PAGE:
Framing the constitution
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Framing the Constitution. Charles A Beard 1913. Introduction . Suggests a cohesive, conspiratorial economic elite . Founding Fathers were not philosopher kings Reason for the convention was to l imit majority rule Safeguard private property against the masses

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Framing the Constitution

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Framing the constitution

Framing the Constitution

Charles A Beard

1913


Introduction

Introduction

  • Suggests a cohesive, conspiratorial economic elite.

    • Founding Fathers were not philosopher kings

    • Reason for the convention wasto limit majority rule

    • Safeguard private property against the masses

      • Originally, the idea was not widely accepted

      • Key leaders at convention were not substantial property owners


Summary

Summary

  • We must study the Constitution’s formation.

  • Independence was a radical response to tyranny.

  • Use of conventions were the groundwork for the new government.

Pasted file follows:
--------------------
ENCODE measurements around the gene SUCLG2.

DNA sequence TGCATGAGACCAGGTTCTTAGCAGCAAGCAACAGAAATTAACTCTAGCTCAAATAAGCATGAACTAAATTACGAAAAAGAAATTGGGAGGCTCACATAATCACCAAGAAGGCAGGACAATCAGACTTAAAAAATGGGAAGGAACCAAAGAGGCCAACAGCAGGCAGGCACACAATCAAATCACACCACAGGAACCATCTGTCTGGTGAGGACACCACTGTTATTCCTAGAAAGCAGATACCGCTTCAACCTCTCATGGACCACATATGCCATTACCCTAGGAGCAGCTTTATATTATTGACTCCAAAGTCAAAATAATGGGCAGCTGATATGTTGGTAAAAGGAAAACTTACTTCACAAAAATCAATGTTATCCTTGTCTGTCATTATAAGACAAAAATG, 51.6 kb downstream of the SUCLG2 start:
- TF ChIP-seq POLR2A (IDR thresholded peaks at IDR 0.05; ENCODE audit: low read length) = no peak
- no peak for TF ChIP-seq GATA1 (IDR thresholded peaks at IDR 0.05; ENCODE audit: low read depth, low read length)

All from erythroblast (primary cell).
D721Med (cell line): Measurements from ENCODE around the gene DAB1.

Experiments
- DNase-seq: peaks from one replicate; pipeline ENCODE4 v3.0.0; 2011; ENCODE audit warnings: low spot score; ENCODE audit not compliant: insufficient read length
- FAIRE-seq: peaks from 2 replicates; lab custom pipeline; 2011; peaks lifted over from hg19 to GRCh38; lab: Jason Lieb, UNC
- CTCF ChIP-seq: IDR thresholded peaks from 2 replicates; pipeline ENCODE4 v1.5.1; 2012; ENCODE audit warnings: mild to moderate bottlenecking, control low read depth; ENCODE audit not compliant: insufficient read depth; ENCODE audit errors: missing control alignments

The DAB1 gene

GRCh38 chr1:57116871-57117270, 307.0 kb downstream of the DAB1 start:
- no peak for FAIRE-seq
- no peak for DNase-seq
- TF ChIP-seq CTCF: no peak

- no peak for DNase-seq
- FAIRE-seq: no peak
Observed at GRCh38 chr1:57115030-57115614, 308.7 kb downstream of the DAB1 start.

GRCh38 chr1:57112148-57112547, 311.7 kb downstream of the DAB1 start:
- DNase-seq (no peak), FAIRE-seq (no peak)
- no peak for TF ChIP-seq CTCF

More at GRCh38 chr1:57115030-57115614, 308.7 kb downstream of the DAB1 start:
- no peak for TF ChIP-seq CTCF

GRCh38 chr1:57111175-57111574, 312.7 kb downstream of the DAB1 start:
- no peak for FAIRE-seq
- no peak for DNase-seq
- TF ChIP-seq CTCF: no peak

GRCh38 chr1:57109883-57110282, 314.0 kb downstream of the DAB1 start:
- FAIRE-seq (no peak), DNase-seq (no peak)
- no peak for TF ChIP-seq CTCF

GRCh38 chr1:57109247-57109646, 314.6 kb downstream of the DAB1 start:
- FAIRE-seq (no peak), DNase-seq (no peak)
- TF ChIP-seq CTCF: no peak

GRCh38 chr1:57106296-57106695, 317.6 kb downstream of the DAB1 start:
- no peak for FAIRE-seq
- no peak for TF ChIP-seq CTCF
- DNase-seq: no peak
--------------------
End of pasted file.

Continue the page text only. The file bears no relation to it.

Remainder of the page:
• Early proposed alterations existed.

  • Delegates were limited in what they could change.


Summary1

Summary

  • It was an incredible group that was assembled.

  • Many examples of their experience.

  • Accomplished men showed up for this convention. The earlier radical were not there.

  • The idea of the masses had never worked. They only wanted to make them feel like they were involved.


Summary2

Summary

  • The assembly was not idealistic about democracy and equality, but practical about how to preserve wealth.

  • Privileged aristocracy guards against volatile democracy.

  • They feared popular revolt of those without property.

  • Definitions for property and qualifications for voting were troublesome.


Summary3

Summary

  • Checks and balances preserves property against the attacks and oppression of the majority.

  • Many devises to keep parliamentary majorities out of popular hands.

  • Veto is essential to stop bad popular law.

  • Ratifying conventions were a way to keep the new government near the people.


Summary4

Summary

  • Delegate conventions were merely suggested, not required.

  • Early campaigning to ratify and begin.

  • The Federalist Papers

  • Us government is not a Democracy

    • Fragmented authority

  • Roche or Beard

  • Both and

  • Neither

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